Stunning Political Upset in Thailand

July 4th, 2011
in econ_news

Yingluck Econintersect:  The 44-year old sister of former and exiled ex-premier Thaksin Shinawatrahas will be Thailand's next prime minister after her party scored aclear victory.  Yingluck Shinawatra, a political newcomer, will come to power after her Phue Thai party won 264 of 500 parliament seats in Sunday's election.  This is the second election since a military coup in September, 2006 removed Thaksin from office and sent him into exile in Dubai, where he remains.  Yingluck will replace the Democrat Party Prime Minister Abhisit Vejjajiva after that party won only 160 seats.

Follow up:

From The New York Times:

Ms. Yingluck, a businesswoman with no political experience, was selected to head the party by her brother, who called her his “clone.” She proved to be a brilliant campaigner in the election, which will give Thailand, a major American ally in Southeast Asia and one of the region’s most important economies, its first female prime minister.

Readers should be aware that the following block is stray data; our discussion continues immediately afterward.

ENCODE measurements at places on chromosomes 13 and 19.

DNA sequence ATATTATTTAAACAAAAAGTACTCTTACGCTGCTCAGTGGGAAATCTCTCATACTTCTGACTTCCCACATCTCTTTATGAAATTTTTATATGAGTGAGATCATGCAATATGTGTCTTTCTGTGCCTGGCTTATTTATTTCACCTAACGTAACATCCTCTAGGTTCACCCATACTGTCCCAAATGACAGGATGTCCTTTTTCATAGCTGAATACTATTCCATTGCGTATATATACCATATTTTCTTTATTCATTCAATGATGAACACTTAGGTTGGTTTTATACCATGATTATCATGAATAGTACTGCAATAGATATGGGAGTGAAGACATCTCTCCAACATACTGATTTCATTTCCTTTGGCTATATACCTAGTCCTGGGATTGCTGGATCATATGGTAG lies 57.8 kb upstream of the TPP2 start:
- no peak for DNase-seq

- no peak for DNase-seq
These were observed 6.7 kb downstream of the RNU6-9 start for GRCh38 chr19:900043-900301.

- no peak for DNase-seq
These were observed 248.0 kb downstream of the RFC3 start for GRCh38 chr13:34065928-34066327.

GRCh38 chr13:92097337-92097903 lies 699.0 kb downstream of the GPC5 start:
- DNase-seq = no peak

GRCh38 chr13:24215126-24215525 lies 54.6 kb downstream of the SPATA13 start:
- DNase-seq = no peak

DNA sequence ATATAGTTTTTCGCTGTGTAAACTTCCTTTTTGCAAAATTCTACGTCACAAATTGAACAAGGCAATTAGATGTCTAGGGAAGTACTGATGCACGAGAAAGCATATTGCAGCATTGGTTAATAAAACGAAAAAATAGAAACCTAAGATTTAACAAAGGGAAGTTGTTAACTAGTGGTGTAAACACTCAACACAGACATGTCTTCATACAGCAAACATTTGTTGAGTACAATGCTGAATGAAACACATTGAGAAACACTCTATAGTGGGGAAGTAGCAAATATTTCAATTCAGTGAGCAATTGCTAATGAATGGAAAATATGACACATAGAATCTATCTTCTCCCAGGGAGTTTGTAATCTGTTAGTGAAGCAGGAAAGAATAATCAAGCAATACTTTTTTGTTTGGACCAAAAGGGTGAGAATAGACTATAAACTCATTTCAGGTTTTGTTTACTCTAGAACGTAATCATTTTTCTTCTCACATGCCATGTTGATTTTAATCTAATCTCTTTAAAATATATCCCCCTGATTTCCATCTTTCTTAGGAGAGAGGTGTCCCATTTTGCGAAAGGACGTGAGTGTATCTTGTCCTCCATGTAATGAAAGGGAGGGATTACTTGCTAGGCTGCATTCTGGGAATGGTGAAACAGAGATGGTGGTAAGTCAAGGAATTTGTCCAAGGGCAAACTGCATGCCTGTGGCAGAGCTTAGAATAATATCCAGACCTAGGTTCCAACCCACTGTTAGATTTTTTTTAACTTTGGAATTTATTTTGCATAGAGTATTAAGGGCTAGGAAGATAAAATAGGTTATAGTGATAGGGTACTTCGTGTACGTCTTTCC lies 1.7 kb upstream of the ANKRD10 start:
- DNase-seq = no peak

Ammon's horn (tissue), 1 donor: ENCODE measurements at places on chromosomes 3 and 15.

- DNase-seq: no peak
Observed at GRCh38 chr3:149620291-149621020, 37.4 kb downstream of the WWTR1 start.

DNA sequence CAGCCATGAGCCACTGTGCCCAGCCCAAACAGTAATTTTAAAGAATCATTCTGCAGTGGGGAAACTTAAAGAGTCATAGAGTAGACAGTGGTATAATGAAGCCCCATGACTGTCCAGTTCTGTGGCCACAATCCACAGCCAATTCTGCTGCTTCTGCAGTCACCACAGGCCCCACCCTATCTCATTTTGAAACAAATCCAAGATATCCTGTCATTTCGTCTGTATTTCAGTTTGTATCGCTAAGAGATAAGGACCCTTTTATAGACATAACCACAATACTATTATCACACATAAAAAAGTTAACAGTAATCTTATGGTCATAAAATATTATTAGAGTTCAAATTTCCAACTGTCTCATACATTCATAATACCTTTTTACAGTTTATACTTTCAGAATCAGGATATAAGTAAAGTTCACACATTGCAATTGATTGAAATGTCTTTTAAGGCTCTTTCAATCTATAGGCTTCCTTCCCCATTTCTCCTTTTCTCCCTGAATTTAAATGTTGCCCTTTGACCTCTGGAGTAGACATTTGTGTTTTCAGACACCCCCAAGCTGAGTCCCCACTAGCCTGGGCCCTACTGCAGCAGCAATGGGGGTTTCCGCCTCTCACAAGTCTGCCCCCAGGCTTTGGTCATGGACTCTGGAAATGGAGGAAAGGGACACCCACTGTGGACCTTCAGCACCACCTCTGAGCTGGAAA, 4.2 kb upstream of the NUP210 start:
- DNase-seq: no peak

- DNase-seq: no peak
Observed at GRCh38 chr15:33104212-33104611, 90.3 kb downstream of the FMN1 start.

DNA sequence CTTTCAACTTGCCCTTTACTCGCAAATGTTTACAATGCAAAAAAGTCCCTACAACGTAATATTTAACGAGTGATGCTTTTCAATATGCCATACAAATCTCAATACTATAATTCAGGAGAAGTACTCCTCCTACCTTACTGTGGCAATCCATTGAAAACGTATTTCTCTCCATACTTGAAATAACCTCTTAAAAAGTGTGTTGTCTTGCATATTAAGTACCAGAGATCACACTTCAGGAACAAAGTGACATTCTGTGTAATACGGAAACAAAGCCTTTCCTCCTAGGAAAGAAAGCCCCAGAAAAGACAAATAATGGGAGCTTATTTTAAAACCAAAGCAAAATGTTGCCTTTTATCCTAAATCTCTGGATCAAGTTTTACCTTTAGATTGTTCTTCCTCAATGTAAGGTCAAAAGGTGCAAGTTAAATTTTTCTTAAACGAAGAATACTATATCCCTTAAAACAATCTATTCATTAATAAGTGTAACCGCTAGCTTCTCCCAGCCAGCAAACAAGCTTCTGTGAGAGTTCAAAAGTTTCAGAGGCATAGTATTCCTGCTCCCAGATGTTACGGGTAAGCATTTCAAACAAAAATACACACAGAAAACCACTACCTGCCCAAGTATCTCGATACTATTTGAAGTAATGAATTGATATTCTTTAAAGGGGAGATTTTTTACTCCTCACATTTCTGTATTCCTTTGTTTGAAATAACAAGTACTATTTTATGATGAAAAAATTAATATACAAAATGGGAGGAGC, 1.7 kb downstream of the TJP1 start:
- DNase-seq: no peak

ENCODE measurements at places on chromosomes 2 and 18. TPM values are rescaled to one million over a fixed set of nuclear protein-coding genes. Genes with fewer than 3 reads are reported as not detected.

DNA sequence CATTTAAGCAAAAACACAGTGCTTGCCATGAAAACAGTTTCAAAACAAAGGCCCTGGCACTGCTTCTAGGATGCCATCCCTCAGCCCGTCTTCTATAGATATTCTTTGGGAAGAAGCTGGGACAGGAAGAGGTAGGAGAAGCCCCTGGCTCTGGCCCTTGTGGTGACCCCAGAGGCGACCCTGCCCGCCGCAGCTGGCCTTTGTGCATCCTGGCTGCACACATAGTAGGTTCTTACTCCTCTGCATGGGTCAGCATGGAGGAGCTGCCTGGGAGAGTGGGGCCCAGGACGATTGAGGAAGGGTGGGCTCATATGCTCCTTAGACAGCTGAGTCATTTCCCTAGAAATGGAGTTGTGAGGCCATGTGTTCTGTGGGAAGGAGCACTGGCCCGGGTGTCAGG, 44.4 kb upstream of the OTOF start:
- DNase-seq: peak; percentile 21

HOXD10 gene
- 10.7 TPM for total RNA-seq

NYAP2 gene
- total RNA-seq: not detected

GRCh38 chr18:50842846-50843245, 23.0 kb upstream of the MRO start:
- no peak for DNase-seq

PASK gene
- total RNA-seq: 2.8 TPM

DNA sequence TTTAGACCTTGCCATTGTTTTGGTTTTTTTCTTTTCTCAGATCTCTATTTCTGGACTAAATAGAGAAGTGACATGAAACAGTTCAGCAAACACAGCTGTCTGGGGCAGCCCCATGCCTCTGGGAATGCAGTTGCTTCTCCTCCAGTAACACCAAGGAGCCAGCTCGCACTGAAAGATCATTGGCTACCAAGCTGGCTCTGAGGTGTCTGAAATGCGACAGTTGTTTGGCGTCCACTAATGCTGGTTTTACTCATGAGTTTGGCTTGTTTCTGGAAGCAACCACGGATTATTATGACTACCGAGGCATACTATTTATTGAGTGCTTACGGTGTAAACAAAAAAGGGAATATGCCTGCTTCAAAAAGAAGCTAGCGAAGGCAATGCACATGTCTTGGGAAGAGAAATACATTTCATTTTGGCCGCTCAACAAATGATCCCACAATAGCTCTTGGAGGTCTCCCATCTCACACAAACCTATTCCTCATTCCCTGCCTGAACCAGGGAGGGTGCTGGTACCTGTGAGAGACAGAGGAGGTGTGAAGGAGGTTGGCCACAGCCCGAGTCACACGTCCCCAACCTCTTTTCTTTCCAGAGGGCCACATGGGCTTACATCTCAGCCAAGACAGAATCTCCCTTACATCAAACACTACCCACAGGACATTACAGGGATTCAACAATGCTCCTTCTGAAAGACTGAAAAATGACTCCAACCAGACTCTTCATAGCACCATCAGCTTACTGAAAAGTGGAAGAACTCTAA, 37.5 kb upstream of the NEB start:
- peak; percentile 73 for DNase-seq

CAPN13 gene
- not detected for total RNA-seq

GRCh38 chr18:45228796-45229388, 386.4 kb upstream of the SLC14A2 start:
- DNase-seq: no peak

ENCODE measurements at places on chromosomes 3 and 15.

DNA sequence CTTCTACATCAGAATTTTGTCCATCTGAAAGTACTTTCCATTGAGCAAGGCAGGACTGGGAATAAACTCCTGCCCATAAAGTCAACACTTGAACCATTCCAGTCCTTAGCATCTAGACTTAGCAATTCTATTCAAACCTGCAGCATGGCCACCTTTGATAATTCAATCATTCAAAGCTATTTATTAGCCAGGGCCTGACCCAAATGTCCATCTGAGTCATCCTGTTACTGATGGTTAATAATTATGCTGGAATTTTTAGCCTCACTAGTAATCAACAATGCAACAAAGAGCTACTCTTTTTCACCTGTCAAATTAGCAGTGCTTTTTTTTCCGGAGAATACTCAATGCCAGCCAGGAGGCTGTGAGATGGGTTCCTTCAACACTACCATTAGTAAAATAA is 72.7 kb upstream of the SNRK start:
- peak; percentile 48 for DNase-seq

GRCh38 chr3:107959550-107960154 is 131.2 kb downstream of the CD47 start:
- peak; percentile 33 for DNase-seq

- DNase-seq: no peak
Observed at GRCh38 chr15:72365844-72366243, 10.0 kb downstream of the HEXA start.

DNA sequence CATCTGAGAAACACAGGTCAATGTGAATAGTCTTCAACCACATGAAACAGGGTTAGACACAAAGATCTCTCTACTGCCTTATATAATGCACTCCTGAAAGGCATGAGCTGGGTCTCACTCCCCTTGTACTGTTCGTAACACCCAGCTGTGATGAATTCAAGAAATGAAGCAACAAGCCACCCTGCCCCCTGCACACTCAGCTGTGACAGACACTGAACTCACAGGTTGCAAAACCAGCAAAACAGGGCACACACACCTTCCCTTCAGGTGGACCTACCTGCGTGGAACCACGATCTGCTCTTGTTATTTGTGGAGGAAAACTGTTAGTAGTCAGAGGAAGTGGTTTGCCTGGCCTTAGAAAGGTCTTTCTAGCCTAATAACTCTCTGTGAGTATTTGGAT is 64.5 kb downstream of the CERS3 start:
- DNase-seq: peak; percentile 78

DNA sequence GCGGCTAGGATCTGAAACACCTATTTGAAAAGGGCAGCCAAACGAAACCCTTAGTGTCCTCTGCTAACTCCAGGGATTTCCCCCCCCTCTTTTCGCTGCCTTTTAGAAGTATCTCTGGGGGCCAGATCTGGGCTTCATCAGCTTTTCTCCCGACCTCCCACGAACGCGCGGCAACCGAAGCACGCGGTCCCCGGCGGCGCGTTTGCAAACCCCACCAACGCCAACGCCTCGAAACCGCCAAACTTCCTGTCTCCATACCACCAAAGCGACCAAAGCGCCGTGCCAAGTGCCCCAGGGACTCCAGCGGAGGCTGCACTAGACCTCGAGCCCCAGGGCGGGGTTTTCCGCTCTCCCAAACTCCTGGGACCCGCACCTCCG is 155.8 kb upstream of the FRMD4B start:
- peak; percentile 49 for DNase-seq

The vote is a vindication for Mr. Thaksin, 61, a populist champion of Thailand’s long-marginalized rural poor, who was elected prime minister twice, in 2001 and 2005, and removed in a coup in September 2006.

Thaksin was been charged with corruption during the 2006 coup and those charges are presumably still pending.  The Phue Thai party has mainatained that the charges were political fabrications.

The clear victory for the Pheu Thai party is expected to provide Thailand with an immediate financial dividend.  From Reuters:

"Winning by a big margin would ease the problem of the military intervening and make it easier for them to form the government and implement all their policies," said Kongkiat Opaswongkarn, chief executive of broker Asia Plus Securities.

"We expect a jump when the stock market opens and this is because it is a big win, with less risk of having the military meddling with politics."

The baht rose more than 1 percent against the dollar Monday, outperforming other Asian currencies.

Sources: The New York Times and Reuters

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